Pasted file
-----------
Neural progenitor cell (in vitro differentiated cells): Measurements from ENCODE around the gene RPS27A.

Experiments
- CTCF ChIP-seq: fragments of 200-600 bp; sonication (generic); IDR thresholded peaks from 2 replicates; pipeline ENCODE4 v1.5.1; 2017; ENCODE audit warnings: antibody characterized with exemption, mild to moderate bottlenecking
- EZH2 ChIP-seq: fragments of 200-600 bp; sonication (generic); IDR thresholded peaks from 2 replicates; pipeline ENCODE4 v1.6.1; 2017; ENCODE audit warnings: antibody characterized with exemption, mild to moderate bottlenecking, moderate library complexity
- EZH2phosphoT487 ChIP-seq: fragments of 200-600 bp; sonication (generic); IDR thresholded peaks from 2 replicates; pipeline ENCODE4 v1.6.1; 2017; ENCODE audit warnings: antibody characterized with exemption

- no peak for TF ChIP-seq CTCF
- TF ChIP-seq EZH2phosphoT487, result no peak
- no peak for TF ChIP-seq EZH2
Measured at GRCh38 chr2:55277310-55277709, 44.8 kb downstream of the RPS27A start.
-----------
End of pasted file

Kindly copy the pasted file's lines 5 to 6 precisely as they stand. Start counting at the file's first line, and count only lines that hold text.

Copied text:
- EZH2phosphoT487 ChIP-seq: fragments of 200-600 bp; sonication (generic); IDR thresholded peaks from 2 replicates; pipeline ENCODE4 v1.6.1; 2017; ENCODE audit warnings: antibody characterized with exemption

- no peak for TF ChIP-seq CTCF